"Starting price" (or SP betting) is one of the oldest betting terms and it is inextricably linked with the development of the gambling industry in Australia. It is a term linked most commonly with horse racing, although it can also be used with greyhounds or harness racing.
Put simply, the "starting price" for a horse at a race meeting is the official Bookmaker’s Starting Price as determined by the official on-track Bookmakers Pricing Service. When results of races are published in newspapers and online with accompanying odds, these printed odds are the "starting prices" of the horses in the event.
SP betting is popular with punters both at race tracks and online as it provides them with certainty about the odds available for the runner on which they place their wager. Starting price betting also provides protection against those odds shortening before a race commences.
SP betting can be traced back over a century to the early days of horse racing and track side gambling. It was introduced in the late nineteenth century as an alternative to the "tote" model. The "tote" (or "totaliser") is a betting system in which all bets of a particular type are placed together in a pool; taxes and a house "take" are removed, and payoff odds are calculated by sharing the pool among all winning bets. SP betting offers a fixed starting price which provides punters with specific odds for their chosen runner before the start of a race.
Originally, SP betting was only legal for bookmakers operating at race tracks themselves. With the onset of telephone and radio technology, a large SP betting industry began operating illegally. "SP bookies" as they were called (or "turf accountants" for the wealthy) flourished between the 1930s and 1960s. These off-course SP bookmakers would often work in cahoots with either the tote or with on course bookies, and corruption was rife.
To counteract these illegal practices and to ensure that state governments pocketed the much needed tax income that was being denied to them the Totalisator Agency Boards (TABs) were set up in the 1960s and 1970s to legalise off-site horse race betting.
The reason that there is a need for a "starting price" is that the odds on a runner in a horse race can fluctuate before the race begins as bookmakers take ever changing amounts of money on different runners and riders. A horse might start in the betting at long odds but then be heavily backed by punters who feel its odds are misrepresented, that the conditions suit it perfectly or that it looks good in the paddock or show ring. Similarly, a runner may start at short odds which then lengthen as punters side with other preferred horses.
SP betting is available both on course and online. As tote prices can fluctuate wildly before an event, many punters like the certainty of knowing what odds are available for their wager. Whilst there is a possibility a punter may miss out on a price fluctuation which would have increased their payout at least the price is fixed and so a staking plan can be determined knowing for sure what the potential payout would be.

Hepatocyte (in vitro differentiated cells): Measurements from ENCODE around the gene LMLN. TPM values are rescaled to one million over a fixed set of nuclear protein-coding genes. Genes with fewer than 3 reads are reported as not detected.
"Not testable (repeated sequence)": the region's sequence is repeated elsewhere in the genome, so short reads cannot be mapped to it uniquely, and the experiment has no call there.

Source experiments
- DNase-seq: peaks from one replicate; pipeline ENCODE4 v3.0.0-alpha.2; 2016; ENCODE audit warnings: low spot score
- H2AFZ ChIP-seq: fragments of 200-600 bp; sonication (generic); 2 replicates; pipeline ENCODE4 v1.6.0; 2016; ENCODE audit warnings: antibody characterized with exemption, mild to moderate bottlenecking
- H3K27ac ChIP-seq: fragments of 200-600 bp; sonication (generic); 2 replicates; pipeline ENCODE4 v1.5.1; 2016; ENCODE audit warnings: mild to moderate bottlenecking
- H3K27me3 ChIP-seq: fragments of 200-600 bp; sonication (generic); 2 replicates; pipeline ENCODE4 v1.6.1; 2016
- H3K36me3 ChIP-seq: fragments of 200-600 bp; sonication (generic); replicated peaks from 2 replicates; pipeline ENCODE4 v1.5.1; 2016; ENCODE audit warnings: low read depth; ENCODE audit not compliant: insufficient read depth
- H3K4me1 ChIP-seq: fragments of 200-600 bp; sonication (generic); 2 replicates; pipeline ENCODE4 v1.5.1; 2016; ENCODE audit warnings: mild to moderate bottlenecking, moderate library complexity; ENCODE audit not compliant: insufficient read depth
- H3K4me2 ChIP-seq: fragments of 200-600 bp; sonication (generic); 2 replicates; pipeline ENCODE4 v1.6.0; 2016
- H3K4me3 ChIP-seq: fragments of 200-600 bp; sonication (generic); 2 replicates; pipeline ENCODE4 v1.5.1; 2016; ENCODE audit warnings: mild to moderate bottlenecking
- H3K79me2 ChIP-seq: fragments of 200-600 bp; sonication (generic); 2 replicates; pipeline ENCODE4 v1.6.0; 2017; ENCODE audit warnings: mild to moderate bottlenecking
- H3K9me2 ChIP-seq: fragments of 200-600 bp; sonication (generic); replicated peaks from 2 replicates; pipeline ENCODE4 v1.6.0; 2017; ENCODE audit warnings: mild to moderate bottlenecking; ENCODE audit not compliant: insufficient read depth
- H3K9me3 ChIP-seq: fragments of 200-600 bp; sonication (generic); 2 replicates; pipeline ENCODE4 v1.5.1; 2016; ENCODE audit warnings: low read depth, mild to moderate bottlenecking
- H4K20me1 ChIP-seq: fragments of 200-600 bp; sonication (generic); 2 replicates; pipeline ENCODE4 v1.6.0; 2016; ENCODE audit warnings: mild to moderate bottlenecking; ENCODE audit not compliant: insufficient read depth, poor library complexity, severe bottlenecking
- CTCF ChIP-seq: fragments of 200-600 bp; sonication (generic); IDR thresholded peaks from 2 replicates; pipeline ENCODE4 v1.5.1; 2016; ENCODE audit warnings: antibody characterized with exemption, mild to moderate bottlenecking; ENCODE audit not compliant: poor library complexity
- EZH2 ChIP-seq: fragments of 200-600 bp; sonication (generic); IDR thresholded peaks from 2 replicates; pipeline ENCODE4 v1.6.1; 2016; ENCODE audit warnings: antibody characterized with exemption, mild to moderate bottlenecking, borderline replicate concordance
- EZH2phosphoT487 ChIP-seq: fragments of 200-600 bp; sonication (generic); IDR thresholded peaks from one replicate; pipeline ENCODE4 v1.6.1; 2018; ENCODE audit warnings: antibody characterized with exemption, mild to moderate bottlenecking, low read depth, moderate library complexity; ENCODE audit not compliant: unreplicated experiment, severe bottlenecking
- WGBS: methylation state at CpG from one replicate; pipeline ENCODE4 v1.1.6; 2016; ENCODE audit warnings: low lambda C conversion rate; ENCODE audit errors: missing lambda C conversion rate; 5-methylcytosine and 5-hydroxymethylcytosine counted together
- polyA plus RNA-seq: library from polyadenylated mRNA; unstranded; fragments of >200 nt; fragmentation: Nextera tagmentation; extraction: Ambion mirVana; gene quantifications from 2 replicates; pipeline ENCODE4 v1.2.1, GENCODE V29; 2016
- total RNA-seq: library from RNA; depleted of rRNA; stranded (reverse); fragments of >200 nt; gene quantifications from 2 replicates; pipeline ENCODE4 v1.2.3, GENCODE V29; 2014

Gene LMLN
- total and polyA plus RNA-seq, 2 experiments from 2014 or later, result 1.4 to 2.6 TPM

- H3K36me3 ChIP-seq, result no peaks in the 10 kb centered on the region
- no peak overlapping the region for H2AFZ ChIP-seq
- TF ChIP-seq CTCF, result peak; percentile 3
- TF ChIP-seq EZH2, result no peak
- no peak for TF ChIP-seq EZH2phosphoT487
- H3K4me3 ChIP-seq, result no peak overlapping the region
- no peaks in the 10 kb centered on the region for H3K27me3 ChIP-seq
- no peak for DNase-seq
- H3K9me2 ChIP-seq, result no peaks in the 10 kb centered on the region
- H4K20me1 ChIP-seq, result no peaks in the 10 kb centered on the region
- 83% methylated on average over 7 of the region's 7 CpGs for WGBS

Rules and regulations vary from bookie to bookie but there is generally a deadline before a race in which a punter is permitted to place an "SP bet". These deadlines can vary from a couple of minutes right up to thirty minutes before a race.
With increased competition in the betting industry many bookmakers have looked to protect punters from significant pre-race price changes by offering a "best" or "top" fluctuation service (sometimes called "best fluc" or "top fluc"). This means that as long as a wager is placed a certain time before the start of a race (again, this is often thirty minutes to one hour) a bookie will guarantee to pay the punter based on the longest odds available on a particular runner.
For example, a punter might back a horse at $10 an hour before a race. The price initially drifts to $12 but as the weather conditions change the runner’s odds shorten to $8 which becomes the "starting price". A "top fluc" product would ensure the punter was paid out on the maximum odds available – $12 – even though the starting price of the runner might have been much shorter.
"Top fluc" bets have meant that in many cases the starting price of a runner is now irrelevant. However, the requirement for SP betting remains in many instances, particularly where a bet is placed very close to the start of a race where "best fluc" terms may not apply.
Interestingly, many experienced punters avoid SP betting on the occasion of major horse races. Here, betters frequently place wagers early on the day of an event, fully expecting the prices to shorten across the field as more money is wagered as the start of the race approaches. Using SP betting in this example could reduce any potential win as the odds may well have shortened between the morning of a race and its start. However, clever punters taking advantage of a "best fluc" product will benefit either way.
Some punters prefer to bet on horses and greyhounds using the "tote" system and take a chance with the fluctuations in prices inherent in this system. However, many betters prefer the surety that the odds they have chosen are going to be honoured irrespective of any ante-post price changes. This is why SP betting endures and remains an important part of any punter’s betting strategy.